Published in the Charlotte Observer, September 20, 2005
Blacks and whites: We exist but do we co-exist with one another?
George Bush doesn’t care about black people. Kayne West said it, and that makes it true. And therein lies the problem. While white people were trying to figure out who Kayne West is, black people were nodding in agreement. Hurricane Katrina, in its massive destruction and color-blind fury, cast one long truth on race relations in America: Blacks and whites live in separate worlds.
I first noticed it when R&B singer Aaliyah died. Mainstream journalists were writing short, tragic obits about a "rising star" while black journalists mourned "R&B royalty". The schism was stark and undeniable. In entertainment and in life, whites and blacks live in two separate places. So is this a problem?
It wasn’t until recently. We aren’t separated by Jim Crow anymore, so this isn’t a legal separation. Interracial couples and friends are more common, so it isn’t a socially mandated separation. I submit that Blacks and whites exist in parallel universes because we like it that way. It is only when Mother Nature forces us together that our universes collide, and we're forced to look each other in the eyes.
The fact is, we like different music, and we watch different television shows. Sure, I occasionally watch "Will & Grace" – it's funny. But when I want to see people who look like me, in situations I can relate to, I watch "Girlfriends" on "black night" on UPN. If I polled the white people I consider friends, they wouldn't know what "black night is", much less that there is a show called "Girlfriends". I have a certain fascination with Kelly Clarkson and Maroon 5. I think it's because they are so different from the music I usually listen to – plus they are catchy. But I don’t buy white music – I listen to it on the radio or download it. I save my precious purchasing power for artists who need my support; mainstream white artists don't usually qualify. (There was that whole Alanis Morrisette thing, but I'm over it now.)
In any event, I don’t consider myself a racist. I don't consider George Bush a racist. But I, like the president, don't take note of the needs, interests or music of the members of other races. It's not racism, but willful indifference and genuine disinterest. And it's harmless. At least, it was until Hurricane Katrina.
The invisible, working people
The lessons about Hurricane Katrina are not about racism, perhaps not even about class. They are about ignorance and indifference. Some people died in that storm because they would not leave. Many, many more died because they could not leave. And I'm not referring to the homeless and forgotten, but to the invisible, working, able-bodied people who were left behind. The men, women and children who spend every day being ignored by more affluent members of society. The human beings who live in our country, work every day and make just enough money to feed, clothe and house themselves, but not quite enough to get "ahead". I'm talking about people who could not escape the storm, just as they could not escape their poverty. The hurricane's fury picked up their lives, shook them and laid them out for the world to see. It wasn't pretty.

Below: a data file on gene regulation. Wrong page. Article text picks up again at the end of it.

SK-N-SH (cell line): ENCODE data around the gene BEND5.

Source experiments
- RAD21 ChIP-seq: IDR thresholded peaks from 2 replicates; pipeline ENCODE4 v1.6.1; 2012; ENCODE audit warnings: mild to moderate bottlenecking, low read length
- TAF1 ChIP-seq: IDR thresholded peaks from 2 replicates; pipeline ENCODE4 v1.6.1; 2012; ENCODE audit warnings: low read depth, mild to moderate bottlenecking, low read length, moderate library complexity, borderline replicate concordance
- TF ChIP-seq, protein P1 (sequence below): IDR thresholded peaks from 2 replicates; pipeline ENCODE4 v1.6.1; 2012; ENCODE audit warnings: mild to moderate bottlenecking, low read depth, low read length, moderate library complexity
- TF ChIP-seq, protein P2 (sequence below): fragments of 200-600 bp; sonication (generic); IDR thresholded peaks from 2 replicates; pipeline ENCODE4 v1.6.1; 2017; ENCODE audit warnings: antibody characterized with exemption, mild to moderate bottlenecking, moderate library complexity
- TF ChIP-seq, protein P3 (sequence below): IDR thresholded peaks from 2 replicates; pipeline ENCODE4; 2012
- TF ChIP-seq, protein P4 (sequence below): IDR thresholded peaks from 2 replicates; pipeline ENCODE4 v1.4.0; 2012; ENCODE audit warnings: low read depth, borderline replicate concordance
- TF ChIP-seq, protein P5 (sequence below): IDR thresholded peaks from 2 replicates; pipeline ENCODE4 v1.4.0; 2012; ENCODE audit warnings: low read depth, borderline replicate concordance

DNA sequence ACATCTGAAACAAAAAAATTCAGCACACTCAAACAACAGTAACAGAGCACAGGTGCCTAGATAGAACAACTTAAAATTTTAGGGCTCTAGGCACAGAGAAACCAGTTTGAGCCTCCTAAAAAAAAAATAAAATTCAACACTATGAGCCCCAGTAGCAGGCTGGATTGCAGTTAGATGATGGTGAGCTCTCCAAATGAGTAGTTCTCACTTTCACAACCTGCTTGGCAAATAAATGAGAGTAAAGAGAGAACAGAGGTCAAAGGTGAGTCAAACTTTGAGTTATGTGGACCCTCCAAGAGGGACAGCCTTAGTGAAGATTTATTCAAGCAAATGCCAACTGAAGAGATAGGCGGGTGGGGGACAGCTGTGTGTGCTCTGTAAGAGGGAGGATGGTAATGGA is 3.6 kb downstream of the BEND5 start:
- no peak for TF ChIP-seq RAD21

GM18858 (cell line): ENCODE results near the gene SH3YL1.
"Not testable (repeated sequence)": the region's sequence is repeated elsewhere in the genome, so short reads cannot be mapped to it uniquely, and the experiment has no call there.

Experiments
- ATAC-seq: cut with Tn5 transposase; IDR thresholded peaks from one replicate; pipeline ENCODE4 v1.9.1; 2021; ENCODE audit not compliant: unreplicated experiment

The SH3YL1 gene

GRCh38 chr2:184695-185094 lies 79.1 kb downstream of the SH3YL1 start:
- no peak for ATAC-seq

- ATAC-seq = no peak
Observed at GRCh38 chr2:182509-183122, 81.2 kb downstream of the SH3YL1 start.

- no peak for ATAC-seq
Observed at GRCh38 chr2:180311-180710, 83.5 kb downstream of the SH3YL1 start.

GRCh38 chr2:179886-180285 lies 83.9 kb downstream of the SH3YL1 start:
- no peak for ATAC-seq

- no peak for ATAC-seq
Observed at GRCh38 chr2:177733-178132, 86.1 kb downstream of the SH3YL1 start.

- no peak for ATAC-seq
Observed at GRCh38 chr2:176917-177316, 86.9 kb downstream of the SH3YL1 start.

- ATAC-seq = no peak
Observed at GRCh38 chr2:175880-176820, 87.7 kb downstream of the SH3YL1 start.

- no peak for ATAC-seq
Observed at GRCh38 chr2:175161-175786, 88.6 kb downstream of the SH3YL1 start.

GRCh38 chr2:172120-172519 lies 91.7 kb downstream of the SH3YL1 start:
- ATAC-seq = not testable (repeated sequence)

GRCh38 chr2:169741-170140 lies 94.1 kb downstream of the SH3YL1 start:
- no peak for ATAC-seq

The hurricane was devastating but the lives of many of its victims before the hurricane were almost equally tragic. Barbara Bush implied that living in Houston's Astrodome was an improvement on their lives. I wouldn't take it quite so far, but the honest truth is, the victims may have more of a head start on life now than they did before the storm.
Racism, or indifference?
It's unfair to say George Bush is a racist; few of us know him well enough to say for sure. But it is fair to say that many of Hurricane Katrina's victims were victims of his indifference long before the storm. But it's not exactly racism that causes us to live in the same country but on two separate planets. It's a self-imposed segregation that causes us to exist, but not co-exist.
Many times there are no consequences to our segregated society. But this time, just this once, segregation killed people. And I would venture to say it will continue on its murderous rampage, as New Orleans is rebuilt – until we start noticing one another. It would be appropriate for Katrina to bring us together as a nation, for us all to "just get along". But more than likely, we will pick up the pieces, and put them back exactly where they were – until we need each other again.